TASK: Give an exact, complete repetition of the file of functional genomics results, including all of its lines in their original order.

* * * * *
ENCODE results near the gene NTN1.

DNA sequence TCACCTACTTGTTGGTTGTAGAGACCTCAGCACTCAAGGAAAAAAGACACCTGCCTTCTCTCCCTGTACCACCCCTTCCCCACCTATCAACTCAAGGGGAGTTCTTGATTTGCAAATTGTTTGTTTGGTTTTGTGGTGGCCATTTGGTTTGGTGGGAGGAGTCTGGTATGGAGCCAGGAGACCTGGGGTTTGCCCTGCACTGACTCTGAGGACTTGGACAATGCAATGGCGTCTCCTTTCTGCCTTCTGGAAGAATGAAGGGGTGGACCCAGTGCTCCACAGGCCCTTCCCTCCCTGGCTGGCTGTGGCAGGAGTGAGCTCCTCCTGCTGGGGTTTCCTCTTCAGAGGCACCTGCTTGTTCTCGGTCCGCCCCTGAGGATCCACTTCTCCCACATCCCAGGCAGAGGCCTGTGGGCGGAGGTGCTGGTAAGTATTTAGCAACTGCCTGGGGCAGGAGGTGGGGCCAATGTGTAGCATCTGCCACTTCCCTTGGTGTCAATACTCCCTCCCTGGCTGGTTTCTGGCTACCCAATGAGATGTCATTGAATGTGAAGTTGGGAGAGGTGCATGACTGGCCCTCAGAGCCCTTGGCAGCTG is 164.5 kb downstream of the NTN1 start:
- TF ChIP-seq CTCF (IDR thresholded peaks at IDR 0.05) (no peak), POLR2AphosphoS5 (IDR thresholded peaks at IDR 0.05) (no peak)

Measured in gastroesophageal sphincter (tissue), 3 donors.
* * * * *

ENCODE results near the gene NTN1.

DNA sequence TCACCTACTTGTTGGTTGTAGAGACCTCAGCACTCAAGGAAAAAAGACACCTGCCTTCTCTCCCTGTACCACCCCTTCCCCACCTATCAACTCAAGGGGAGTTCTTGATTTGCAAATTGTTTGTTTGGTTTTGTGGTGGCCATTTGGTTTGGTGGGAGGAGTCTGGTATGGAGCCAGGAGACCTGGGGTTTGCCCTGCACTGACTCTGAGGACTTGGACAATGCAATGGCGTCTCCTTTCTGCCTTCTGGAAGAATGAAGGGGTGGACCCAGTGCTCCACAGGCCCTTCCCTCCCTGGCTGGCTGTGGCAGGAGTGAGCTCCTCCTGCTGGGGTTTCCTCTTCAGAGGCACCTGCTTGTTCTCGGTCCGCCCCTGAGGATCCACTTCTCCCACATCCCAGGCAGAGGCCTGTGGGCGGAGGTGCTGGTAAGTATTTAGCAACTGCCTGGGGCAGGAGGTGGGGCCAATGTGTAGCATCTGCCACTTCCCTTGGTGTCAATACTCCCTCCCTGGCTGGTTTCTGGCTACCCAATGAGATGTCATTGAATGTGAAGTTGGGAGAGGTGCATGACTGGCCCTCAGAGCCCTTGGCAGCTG is 164.5 kb downstream of the NTN1 start:
- TF ChIP-seq CTCF (IDR thresholded peaks at IDR 0.05) (no peak), POLR2AphosphoS5 (IDR thresholded peaks at IDR 0.05) (no peak)

Measured in gastroesophageal sphincter (tissue), 3 donors.